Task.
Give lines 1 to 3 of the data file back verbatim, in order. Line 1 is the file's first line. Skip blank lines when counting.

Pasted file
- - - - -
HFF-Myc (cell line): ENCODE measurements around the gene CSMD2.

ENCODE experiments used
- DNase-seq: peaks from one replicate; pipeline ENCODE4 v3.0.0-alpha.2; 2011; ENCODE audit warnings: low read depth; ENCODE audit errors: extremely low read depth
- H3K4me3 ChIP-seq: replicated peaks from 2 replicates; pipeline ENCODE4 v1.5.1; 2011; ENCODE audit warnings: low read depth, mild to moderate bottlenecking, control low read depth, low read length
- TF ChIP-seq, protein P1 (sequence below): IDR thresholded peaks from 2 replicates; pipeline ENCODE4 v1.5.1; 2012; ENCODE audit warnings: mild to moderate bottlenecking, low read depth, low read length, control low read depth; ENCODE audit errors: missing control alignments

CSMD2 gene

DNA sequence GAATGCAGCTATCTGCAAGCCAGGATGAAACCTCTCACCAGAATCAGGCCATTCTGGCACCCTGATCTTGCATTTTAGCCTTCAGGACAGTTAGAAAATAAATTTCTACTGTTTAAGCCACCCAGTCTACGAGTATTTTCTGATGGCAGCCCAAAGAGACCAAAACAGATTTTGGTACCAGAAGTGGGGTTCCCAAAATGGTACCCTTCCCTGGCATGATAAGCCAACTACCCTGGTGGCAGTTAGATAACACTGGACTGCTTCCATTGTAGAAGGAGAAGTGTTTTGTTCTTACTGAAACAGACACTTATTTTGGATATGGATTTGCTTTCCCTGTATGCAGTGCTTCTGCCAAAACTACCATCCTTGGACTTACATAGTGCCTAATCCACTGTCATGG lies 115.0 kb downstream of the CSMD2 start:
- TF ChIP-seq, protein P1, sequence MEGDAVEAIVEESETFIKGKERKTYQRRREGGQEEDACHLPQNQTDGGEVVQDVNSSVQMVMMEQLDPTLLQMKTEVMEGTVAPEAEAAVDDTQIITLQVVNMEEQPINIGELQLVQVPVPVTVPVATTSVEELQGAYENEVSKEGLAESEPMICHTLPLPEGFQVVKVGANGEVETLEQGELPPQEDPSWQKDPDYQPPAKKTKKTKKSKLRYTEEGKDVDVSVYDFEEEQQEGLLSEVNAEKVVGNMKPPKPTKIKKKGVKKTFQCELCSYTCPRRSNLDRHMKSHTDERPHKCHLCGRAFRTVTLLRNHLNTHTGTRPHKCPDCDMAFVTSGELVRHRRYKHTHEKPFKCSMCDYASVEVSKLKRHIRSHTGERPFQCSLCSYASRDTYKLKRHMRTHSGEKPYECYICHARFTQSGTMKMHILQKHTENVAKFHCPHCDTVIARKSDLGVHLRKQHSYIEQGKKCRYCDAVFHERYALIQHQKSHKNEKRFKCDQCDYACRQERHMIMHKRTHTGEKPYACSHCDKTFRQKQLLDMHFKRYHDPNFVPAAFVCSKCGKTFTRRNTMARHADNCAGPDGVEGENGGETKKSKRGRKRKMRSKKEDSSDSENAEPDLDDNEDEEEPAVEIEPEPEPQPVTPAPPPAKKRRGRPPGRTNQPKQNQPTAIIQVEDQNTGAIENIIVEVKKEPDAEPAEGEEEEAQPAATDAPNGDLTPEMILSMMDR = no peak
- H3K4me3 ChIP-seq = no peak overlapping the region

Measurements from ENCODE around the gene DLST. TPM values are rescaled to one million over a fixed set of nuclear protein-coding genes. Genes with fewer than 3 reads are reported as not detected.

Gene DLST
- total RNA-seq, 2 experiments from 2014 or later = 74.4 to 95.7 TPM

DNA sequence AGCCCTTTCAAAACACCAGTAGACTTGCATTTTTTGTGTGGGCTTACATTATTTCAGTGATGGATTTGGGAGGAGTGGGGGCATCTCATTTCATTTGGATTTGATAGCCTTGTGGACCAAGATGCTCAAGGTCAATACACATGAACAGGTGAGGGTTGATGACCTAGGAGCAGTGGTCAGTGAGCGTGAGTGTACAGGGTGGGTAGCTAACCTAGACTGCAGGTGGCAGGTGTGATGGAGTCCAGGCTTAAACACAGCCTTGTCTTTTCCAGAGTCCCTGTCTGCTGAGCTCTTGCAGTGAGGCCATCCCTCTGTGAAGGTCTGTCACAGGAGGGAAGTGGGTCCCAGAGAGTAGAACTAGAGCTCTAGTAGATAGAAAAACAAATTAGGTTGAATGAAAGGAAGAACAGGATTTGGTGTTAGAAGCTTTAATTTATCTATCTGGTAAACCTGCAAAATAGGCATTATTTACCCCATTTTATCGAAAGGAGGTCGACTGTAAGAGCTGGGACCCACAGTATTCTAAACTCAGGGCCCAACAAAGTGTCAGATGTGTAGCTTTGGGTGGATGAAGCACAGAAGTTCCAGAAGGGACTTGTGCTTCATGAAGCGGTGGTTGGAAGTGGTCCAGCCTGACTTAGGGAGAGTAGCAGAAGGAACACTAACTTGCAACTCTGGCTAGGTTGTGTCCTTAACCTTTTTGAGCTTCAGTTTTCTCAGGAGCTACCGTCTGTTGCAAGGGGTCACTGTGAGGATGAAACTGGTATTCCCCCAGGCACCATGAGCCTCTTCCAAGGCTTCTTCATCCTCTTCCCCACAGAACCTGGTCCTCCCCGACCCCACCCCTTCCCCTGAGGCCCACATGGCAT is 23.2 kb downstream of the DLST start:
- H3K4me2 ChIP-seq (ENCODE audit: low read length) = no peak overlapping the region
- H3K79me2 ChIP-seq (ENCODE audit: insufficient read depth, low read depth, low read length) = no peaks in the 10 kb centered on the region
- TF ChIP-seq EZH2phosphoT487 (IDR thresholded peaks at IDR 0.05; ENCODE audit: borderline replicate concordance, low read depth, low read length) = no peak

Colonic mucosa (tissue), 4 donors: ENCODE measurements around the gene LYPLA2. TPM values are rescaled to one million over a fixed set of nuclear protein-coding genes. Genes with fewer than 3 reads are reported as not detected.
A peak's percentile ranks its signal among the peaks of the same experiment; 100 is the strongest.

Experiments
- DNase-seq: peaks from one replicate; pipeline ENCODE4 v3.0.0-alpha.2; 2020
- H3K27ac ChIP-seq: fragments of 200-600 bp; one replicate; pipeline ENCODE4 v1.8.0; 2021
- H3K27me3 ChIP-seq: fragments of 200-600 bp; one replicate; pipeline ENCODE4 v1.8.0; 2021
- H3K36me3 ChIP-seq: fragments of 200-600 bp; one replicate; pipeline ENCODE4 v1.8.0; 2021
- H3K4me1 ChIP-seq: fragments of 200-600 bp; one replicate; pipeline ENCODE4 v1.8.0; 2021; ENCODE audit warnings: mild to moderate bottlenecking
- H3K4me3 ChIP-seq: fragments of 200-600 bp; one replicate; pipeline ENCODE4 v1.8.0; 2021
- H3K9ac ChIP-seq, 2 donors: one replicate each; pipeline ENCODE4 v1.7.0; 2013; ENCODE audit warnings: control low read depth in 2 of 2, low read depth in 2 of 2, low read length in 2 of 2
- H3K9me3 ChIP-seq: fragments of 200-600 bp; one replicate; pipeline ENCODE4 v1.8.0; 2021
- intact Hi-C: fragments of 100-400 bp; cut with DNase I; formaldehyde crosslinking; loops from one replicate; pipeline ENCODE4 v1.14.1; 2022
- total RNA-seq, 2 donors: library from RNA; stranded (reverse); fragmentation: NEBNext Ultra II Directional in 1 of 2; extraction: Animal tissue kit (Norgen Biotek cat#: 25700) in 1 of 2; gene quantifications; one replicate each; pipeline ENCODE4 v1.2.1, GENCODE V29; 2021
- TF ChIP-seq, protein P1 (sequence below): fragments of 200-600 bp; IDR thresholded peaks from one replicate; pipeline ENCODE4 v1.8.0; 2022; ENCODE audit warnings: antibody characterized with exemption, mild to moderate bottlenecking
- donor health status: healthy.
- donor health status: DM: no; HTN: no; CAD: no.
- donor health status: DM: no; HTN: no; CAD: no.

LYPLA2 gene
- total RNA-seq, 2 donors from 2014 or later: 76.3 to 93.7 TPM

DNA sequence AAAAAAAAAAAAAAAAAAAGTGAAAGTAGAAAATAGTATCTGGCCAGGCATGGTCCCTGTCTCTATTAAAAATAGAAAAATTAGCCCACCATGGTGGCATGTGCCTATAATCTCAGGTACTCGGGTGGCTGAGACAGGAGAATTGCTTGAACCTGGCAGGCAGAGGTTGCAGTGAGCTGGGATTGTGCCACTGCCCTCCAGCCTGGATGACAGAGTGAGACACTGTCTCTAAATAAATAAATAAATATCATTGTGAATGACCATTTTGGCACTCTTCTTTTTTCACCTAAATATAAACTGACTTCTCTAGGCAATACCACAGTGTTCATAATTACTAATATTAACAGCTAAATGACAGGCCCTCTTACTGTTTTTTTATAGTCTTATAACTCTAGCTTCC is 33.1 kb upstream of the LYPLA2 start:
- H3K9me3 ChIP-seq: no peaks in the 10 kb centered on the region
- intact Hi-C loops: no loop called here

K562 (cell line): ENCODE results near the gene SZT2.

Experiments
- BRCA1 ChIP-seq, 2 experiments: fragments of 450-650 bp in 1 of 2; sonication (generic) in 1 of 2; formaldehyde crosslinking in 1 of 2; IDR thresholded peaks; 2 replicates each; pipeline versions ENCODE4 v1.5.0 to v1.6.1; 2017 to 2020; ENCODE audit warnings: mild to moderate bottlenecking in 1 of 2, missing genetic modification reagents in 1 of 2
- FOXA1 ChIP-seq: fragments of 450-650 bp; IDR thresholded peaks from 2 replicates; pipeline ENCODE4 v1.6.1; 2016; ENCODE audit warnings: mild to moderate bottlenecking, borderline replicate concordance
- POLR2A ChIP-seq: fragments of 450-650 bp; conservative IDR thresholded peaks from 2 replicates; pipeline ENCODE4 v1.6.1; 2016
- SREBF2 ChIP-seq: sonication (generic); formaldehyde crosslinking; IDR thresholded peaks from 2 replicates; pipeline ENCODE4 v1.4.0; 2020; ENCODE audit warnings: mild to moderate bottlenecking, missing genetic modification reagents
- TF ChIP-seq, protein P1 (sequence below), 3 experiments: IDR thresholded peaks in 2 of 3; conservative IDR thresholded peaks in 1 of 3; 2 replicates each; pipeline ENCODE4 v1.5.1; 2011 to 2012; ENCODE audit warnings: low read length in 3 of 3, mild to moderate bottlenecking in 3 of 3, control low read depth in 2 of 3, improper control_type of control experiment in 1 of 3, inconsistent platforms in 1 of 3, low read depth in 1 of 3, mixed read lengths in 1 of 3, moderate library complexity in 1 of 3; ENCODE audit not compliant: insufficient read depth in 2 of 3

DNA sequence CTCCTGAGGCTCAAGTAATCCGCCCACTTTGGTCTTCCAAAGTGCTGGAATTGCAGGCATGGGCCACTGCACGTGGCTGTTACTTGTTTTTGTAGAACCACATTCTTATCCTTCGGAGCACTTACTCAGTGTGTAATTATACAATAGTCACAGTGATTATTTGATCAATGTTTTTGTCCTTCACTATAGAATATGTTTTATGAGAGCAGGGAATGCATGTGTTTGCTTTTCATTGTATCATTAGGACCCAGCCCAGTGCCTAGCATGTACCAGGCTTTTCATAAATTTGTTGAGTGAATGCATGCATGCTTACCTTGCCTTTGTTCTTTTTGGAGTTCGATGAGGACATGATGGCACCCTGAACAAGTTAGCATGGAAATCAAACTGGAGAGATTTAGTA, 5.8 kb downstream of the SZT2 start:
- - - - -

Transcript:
HFF-Myc (cell line): ENCODE measurements around the gene CSMD2.

ENCODE experiments used
- DNase-seq: peaks from one replicate; pipeline ENCODE4 v3.0.0-alpha.2; 2011; ENCODE audit warnings: low read depth; ENCODE audit errors: extremely low read depth